allah The Examined Life
More than words

Rather than threaten our Christian faith, exploring the language and spiritual practices of other religious traditions may instead make us better Catholics.

The bishop of Bruden in the Netherlands, Martinus Petrus Maria Muskens (who goes by “Tiny”), shocked the religious world as summer ended with a daring suggestion. “Allah is a very beautiful word for God. Shouldn’t we all say that from now on we will call God Allah?” he asked in an interview on Dutch television, according to the Associated Press. Bishop Tiny’s suggestion was not generally welcomed among Western Christians, despite the fact that Allah is used among Arab-speaking Christians in places such as Indonesia, where it is simply the equivalent of God in the local language.

So apparently outlandish was Muskens’ proposal that even the secular media questioned his credibility. The Associated Press referred to him as “a Dutch Catholic bishop who once said the hungry were entitled to steal bread and advocated condom use to prevent AIDS.” (The AP is evidently unaware that theological radical Thomas Aquinas said the same about poor people.), a Canada-based prolife website, put its ad hominem attack right in the headline, calling Muskens a “condom-promoting Catholic bishop.”

Editorialized news coverage aside, the bishop’s suggestion hardly qualifies him for psychiatric care. On one level, it is no more ridiculous for Catholics to call God Allah than to call God God or Dios or Dieu or any other linguistic equivalent.

But consciously choosing to address God the way another monotheistic faith does could also be a good strategy for interreligious understanding. We Catholics have no problem with Muslim belief in the absolute unity of God, and we could certainly join in a prayer addressed to Allah, as long as its language did not somehow call into question elements of Christian faith. Doing so may actually open us more fully to the divine mystery, allowing us to appreciate elements of faith that we share with Islam—the absolute transcendence of God, for example—more deeply.

There is certainly precedent for this approach to interreligious practice in Christianity’s conversation with Judaism. Christians have learned to join Jewish prayer and participate with Jewish permission in services on the High Holy Days and Passover. Jewish rabbis have even been known to lead Seder services for Catholics in church basements. Even in the liturgy we Catholics sometimes address God as Yahweh in psalms and other texts, a name drawn from the common heritage of the Jewish Torah, prophets, and writings, which Christians call the Old Testament. Catholics have adopted and adapted spiritual practices from Asia as well, from Hindu yoga to Buddhist meditation, to deepen their spiritual lives while still affirming the Christian creed.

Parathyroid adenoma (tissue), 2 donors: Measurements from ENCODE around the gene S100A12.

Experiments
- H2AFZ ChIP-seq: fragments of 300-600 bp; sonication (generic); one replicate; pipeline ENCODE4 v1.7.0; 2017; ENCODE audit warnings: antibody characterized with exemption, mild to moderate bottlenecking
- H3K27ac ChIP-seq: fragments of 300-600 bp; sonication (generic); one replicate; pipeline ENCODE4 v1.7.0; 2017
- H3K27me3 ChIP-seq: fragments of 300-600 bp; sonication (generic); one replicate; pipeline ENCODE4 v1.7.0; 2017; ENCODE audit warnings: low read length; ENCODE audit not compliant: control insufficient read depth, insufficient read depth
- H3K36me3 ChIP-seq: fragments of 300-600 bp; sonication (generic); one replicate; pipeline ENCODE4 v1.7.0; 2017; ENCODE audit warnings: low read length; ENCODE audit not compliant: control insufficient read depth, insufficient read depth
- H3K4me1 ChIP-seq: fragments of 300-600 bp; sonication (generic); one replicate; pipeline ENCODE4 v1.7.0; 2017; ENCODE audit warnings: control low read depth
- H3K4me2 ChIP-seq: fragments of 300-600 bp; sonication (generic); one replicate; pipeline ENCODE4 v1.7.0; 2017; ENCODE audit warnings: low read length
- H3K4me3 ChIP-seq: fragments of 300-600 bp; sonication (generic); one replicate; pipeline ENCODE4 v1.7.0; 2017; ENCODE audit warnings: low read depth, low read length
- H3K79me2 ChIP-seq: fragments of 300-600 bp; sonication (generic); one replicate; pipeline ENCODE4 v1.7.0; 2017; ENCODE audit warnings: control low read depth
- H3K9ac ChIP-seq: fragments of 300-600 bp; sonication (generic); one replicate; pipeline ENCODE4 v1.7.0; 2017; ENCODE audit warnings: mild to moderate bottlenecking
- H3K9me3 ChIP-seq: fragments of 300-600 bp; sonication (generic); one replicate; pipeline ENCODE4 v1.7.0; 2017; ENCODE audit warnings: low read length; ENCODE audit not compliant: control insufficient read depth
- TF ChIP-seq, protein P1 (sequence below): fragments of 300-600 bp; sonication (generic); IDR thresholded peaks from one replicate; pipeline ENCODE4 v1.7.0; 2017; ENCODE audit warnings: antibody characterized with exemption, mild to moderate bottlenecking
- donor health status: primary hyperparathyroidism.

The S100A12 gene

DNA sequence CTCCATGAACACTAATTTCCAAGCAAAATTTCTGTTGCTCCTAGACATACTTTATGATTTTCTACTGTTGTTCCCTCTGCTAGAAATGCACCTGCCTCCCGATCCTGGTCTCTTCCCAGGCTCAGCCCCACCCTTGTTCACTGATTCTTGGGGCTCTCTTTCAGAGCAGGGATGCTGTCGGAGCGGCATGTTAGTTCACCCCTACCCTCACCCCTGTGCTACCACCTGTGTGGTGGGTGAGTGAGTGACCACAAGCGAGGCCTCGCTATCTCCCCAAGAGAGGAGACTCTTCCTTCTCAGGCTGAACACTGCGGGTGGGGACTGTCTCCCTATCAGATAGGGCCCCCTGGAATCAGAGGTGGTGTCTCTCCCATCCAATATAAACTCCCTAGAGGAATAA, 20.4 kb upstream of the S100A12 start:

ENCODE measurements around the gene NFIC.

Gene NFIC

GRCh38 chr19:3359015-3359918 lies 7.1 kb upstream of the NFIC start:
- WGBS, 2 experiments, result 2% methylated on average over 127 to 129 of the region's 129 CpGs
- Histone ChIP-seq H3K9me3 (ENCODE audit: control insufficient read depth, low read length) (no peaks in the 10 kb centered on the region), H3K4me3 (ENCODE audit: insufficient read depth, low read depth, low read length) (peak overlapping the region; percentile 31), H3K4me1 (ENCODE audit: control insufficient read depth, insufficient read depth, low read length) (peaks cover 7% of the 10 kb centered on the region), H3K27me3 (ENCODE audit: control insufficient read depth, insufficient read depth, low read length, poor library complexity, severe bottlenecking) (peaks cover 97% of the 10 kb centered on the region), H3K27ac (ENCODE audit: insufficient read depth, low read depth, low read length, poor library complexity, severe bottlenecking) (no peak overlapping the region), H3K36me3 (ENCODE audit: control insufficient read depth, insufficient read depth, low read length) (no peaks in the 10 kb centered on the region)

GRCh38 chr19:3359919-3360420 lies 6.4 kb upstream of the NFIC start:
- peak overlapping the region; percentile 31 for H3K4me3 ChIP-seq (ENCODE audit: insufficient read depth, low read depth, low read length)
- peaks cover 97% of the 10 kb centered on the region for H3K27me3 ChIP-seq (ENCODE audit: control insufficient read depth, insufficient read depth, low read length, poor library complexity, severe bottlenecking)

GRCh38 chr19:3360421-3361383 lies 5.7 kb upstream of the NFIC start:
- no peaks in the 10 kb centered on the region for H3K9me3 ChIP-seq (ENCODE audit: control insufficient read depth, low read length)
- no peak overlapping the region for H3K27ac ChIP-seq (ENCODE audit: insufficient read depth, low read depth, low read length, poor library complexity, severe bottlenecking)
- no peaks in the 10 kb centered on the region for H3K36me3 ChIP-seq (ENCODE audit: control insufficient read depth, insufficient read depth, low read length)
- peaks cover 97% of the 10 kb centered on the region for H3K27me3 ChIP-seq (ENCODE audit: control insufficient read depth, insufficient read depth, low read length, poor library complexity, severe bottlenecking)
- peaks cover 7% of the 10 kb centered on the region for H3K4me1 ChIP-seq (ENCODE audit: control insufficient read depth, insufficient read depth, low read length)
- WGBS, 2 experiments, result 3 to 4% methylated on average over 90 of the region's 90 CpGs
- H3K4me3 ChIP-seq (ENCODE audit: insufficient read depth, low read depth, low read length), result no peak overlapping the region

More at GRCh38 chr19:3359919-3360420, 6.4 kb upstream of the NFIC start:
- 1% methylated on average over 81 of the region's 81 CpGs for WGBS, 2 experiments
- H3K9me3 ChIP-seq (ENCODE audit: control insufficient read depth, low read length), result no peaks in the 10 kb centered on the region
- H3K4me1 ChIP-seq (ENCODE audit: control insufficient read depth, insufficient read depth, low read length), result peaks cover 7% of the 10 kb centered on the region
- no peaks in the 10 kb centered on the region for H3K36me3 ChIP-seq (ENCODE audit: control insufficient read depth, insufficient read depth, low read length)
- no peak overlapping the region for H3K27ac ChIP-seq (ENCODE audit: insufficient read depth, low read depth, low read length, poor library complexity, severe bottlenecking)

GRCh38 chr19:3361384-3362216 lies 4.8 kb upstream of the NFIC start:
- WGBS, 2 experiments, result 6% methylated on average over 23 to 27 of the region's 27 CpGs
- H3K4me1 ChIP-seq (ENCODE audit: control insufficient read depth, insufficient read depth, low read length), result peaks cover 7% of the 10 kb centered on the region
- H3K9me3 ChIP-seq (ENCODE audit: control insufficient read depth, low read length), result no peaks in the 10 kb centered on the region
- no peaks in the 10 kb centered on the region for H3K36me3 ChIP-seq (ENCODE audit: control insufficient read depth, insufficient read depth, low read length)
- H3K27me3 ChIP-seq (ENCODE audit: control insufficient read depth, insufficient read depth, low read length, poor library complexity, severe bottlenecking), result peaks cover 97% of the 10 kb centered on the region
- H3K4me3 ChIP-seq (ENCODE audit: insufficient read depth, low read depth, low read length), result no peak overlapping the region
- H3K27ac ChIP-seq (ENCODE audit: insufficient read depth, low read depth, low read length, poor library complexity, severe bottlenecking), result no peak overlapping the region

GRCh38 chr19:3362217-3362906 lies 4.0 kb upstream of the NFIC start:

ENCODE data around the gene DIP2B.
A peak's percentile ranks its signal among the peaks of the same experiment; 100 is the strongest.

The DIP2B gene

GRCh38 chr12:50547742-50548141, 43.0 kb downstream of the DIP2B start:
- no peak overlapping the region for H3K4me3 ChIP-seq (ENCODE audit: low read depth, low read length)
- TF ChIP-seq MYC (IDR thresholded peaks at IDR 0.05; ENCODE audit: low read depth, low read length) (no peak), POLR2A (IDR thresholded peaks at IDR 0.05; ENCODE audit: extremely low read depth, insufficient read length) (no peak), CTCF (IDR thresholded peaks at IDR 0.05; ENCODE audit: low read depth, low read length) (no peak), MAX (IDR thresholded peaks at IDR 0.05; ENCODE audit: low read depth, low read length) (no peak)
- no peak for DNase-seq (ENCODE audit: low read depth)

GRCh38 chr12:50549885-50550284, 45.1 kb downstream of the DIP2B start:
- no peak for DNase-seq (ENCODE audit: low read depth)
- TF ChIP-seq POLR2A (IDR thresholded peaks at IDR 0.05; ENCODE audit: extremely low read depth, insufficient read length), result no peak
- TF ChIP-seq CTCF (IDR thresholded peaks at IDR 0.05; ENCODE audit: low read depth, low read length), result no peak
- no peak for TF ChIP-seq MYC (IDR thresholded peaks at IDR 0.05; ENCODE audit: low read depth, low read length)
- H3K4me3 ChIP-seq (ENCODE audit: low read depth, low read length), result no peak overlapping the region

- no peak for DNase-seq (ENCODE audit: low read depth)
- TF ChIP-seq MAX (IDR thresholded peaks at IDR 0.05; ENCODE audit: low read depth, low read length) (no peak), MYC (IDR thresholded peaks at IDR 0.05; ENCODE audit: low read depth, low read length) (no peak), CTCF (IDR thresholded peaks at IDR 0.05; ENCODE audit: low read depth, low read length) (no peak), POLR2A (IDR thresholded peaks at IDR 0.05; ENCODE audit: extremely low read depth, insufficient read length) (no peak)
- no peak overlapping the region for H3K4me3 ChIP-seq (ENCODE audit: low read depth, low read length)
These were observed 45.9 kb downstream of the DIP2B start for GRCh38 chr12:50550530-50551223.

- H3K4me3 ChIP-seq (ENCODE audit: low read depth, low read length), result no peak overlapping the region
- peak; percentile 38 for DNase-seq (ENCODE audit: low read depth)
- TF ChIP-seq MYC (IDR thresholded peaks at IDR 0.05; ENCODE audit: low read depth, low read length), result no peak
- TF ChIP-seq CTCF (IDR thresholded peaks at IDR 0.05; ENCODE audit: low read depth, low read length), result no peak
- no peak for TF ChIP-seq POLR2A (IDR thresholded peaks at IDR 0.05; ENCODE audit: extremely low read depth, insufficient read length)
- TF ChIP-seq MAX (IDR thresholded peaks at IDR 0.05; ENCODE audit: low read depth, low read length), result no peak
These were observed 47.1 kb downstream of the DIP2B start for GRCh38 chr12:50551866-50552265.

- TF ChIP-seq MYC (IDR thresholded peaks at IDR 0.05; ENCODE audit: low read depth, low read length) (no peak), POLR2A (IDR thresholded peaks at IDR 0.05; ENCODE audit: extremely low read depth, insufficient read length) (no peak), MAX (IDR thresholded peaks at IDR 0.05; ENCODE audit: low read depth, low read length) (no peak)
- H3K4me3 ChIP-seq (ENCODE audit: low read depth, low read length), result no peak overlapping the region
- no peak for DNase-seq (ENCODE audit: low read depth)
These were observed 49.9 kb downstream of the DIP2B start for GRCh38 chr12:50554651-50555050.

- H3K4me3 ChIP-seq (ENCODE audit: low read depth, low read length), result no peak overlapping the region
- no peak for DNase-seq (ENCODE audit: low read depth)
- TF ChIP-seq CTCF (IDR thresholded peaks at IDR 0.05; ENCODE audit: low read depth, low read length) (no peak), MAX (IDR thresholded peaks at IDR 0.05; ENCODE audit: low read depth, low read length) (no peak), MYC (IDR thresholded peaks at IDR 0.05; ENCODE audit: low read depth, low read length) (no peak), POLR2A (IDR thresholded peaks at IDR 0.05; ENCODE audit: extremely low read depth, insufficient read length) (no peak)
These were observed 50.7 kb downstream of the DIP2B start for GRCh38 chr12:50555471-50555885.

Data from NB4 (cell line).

Some object that this kind of cross-practice may lead to syncretism, a blending and dilution of unique religious traditions rather than a growth in understanding. But when done carefully, this risk is outweighed by the potential to ease the religious share of the tension that keeps our world on a knife’s edge. Like it or not, religious pluralism is not going away—just ask the world’s billion Muslims or hundreds of millions of Hindus and Buddhists. Fasting with Muslims for peace, almsgiving with Jews for justice, and meditating with Buddhists for growth in compassion at least can’t hurt.

Last month a longtime friend took “refuge vows” at a Buddhist center here in Chicago, the loose equivalent of initiation for Buddhists. In the ceremony my friend took the Buddha as his model for action, the Buddha’s teaching (dharma) as his way of life, and the sangha or local community as his support. I was happy to join him as he made this spiritual commitment, yet a bit sad as well. After all, this friend of mine had once been a Catholic. At the same time I knew that he hadn’t left the church primarily because of its failure but because he found in Buddhism the guidance and sustenance that I find in my Catholic faith.

I do not share my friend’s Buddhist commitment, but I have found myself enlightened by his search for compassion, his quest for silence in meditation, and his detachment from what draws him away from his authentic self—all things that I seek in my own spiritual life. As I continue to walk with him on his Buddhist journey, I expect to find that I will become a better disciple of Jesus myself.

Bryan Cones is associate editor of U.S. Catholic. This article appeared in the November 2007 (Volume 72, Number 11; page 8) issue of U.S. Catholic.

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